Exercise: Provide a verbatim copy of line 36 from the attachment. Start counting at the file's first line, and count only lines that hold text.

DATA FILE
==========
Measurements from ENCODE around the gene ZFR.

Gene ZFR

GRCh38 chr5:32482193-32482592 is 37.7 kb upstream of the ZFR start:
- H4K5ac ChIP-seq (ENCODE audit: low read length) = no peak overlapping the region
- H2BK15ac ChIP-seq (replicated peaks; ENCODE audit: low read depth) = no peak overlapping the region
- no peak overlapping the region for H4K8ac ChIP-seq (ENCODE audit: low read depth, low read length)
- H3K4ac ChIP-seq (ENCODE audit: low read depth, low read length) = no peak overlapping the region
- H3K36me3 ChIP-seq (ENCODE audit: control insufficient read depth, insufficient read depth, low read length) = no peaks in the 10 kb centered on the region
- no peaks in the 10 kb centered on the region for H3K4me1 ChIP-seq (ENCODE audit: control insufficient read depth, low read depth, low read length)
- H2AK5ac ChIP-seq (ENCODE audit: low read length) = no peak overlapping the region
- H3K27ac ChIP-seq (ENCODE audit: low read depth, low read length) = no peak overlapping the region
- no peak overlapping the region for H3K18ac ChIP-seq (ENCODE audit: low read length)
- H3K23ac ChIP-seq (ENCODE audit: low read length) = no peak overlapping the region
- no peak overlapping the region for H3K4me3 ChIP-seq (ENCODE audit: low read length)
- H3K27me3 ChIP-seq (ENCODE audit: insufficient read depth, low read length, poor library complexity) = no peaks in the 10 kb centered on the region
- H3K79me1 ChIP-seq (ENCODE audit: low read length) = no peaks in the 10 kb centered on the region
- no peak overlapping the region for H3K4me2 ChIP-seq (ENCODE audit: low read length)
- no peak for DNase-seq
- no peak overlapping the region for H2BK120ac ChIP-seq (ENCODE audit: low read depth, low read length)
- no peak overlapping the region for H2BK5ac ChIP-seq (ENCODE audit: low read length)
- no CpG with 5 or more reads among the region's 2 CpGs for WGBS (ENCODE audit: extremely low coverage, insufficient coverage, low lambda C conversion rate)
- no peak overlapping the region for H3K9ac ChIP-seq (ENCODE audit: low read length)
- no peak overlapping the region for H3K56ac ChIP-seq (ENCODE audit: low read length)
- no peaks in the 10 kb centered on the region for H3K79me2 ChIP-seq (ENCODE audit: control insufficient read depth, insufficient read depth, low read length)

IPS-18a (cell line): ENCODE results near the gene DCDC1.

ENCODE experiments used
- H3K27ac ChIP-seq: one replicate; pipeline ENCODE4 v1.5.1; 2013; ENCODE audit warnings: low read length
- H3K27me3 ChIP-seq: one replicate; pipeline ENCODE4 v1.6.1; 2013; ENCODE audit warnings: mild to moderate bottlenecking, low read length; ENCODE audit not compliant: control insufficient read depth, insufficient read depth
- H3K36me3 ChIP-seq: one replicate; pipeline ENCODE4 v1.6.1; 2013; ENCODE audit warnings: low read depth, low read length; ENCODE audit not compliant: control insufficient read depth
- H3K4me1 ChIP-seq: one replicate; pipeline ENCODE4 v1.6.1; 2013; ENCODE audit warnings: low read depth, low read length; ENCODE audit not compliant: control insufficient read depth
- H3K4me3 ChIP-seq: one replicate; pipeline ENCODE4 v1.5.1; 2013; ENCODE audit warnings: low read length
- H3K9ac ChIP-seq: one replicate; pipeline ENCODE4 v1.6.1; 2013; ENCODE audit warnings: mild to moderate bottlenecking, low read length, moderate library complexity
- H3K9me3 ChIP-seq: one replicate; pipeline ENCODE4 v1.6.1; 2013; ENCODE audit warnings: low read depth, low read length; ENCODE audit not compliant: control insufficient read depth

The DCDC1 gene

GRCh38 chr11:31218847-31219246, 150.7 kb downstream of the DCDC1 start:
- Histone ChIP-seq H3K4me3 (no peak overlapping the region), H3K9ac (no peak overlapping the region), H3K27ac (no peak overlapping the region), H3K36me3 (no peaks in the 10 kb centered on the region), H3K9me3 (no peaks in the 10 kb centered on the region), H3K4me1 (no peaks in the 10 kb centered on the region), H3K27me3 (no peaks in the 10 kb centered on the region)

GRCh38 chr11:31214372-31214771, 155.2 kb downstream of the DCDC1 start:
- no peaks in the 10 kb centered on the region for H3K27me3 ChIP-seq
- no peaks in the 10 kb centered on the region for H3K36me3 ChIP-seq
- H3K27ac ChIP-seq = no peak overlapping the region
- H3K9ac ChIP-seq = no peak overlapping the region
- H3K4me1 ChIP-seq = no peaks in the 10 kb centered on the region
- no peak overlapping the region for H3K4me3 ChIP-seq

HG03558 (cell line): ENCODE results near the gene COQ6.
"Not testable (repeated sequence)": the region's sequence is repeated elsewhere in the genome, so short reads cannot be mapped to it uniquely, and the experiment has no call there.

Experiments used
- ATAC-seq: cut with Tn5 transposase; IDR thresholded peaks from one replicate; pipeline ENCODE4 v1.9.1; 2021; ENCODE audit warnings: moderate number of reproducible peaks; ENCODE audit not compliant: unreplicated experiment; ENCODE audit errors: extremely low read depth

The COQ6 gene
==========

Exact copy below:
- Histone ChIP-seq H3K4me3 (no peak overlapping the region), H3K9ac (no peak overlapping the region), H3K27ac (no peak overlapping the region), H3K36me3 (no peaks in the 10 kb centered on the region), H3K9me3 (no peaks in the 10 kb centered on the region), H3K4me1 (no peaks in the 10 kb centered on the region), H3K27me3 (no peaks in the 10 kb centered on the region)